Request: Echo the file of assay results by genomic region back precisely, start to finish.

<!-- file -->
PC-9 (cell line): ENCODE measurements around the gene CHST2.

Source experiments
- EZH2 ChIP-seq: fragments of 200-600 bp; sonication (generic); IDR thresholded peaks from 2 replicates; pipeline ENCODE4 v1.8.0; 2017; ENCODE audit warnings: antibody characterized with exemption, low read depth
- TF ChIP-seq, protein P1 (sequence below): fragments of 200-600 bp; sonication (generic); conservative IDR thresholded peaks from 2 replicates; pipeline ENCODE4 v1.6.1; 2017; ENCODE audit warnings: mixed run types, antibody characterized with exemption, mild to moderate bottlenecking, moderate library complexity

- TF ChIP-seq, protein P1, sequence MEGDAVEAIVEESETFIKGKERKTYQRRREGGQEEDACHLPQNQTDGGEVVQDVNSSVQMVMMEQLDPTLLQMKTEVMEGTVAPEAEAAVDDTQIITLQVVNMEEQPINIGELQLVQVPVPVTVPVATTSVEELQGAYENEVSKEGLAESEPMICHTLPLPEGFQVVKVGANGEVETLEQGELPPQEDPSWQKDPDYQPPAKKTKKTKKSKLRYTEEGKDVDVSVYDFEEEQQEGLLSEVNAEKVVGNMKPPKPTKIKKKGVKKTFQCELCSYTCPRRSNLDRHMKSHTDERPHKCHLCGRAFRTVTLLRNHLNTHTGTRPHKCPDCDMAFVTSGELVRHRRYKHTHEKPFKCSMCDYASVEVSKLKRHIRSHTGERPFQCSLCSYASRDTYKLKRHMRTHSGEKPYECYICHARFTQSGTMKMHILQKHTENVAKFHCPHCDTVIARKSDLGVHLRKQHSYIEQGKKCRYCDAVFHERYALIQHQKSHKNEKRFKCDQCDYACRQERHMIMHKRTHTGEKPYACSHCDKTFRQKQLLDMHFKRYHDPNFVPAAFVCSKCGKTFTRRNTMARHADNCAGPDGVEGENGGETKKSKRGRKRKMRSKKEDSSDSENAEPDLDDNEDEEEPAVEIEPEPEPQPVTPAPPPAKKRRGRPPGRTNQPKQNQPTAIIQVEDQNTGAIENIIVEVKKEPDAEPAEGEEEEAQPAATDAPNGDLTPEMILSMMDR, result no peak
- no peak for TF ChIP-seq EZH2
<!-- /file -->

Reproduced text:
PC-9 (cell line): ENCODE measurements around the gene CHST2.

Source experiments
- EZH2 ChIP-seq: fragments of 200-600 bp; sonication (generic); IDR thresholded peaks from 2 replicates; pipeline ENCODE4 v1.8.0; 2017; ENCODE audit warnings: antibody characterized with exemption, low read depth
- TF ChIP-seq, protein P1 (sequence below): fragments of 200-600 bp; sonication (generic); conservative IDR thresholded peaks from 2 replicates; pipeline ENCODE4 v1.6.1; 2017; ENCODE audit warnings: mixed run types, antibody characterized with exemption, mild to moderate bottlenecking, moderate library complexity

- TF ChIP-seq, protein P1, sequence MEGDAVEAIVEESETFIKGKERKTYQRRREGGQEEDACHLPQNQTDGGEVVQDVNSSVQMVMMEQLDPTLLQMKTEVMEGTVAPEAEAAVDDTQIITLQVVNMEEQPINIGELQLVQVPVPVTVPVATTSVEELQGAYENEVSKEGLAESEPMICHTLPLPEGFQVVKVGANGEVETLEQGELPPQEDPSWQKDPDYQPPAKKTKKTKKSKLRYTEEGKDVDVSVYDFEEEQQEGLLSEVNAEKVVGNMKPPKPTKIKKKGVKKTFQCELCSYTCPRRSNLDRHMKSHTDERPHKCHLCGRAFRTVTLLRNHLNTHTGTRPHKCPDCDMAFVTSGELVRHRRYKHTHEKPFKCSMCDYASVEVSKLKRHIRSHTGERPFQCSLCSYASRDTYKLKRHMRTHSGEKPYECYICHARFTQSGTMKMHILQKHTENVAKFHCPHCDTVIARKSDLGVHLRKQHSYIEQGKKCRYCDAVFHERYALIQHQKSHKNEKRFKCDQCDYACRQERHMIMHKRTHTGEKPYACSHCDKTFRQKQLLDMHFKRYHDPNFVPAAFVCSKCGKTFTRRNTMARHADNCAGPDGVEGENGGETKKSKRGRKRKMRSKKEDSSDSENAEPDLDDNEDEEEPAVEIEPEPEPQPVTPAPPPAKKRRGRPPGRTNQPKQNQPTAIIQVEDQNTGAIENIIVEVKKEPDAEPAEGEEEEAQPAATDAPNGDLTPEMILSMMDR, result no peak
- no peak for TF ChIP-seq EZH2